Inventory estimates abound with Halliburton quoting a 3rd party source estimate of over 4,000 drilled but uncompleted wells (drilled uncompleted (DUC)) during their 1Q2015 earnings call. We have long been doing an estimate of the inventory of wells waiting in the wings in the Northeast as pipeline and processing infrastructure bottlenecks have generated an extensive backlog of wells. With contango driven out of the forward curve for oil, we wanted to take a deeper dive into just how much uncompleted well inventory could be waiting in the wings in other plays. Today, we’ll take a look at the entire state of Texas.
Historically, horizontal completion activity has lagged horizontal drilling activity, and the lag has increased over time as producers moved from drilling single horizontal wells to multiple horizontal wells on a pad. From 2006-2008 producers ramped up activity in the Barnett shale faster than service companies could deploy completion crews and midstream infrastructure could be developed. With the commodity crash in 2009, producers had an opportunity to complete previously drilled wells as new drilling activity slowed, bolstering production.
Following the commodity crash, producers shifted from the Barnett to the Haynesville, Eagle Ford, and finally the Permian basin. As activity ramped up in all of these plays, completions again lagged the pace of horizontal drilling from 2010-2012 and not until natural gas prices crashed in 2012 did completion activity catch back up, stabilizing the growing inventory of wells across Texas. However, by 2013, the surge in oil related activity combined with infrastructure bottlenecks in the Permian and Eagle Ford, again led to a divergence of completion activity and drilling activity.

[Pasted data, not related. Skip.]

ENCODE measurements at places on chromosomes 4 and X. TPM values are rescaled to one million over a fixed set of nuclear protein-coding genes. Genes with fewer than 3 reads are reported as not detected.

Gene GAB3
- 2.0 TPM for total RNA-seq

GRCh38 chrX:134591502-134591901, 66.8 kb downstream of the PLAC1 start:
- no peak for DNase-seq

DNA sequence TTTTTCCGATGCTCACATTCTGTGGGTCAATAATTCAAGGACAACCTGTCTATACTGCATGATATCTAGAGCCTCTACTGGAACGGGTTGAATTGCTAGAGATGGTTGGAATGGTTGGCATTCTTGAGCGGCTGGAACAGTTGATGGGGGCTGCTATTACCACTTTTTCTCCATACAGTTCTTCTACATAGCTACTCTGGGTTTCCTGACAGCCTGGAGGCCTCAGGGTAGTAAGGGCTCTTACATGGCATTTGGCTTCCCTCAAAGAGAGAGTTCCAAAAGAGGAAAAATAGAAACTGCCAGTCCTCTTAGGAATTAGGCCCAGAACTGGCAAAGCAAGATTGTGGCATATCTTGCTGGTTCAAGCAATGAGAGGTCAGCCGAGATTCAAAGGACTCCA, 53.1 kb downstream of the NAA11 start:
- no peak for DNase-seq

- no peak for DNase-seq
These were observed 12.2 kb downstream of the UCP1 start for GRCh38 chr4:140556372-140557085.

To calculate the change in drilling inventory in these plays, we started with the number of wells drilled and subtracted the number of completions in each month, and summing the result over time. We do know that not every horizontal well drilled is completed for a number of reasons– including the well not encountering commercial volumes of oil & gas resulting in a dry hole, a mechanical failure, or change in commodity prices after the well was drilled but before the well could be completed. For these reasons we have assumed that 2.5% of horizontal wells drilled each month in the state of Texas are never completed.
In addition to calculating a total inventory of wells drilled and not completed at any time, we need to know what a normal working inventory of drilled and uncompleted wells would be. For this analysis we have estimated that a normal working inventory should correspond to the number of horizontal wells drilled over the last 3 months.
The result? We estimate that by the end of 2014 the total inventory of uncompleted wells in Texas skyrocketed to more than than 3,000 and exceeded normal working inventory by 760 wells. With the dramatic slow down in drilling that has occurred over the last six months we expect that margin has doubled to nearly 1,500 wells above normal working inventory limits. With oil prices stabilized for now, producers are looking to hedge out future production from these wells and bring them to market beginning in the 3Q2015. Just how quickly producers bring these wells to market could provide an unexpected surge in production to market.
Interested in tracking this dynamic? Check out BTU Analytics’ Well Count Forecast in our Data Offerings.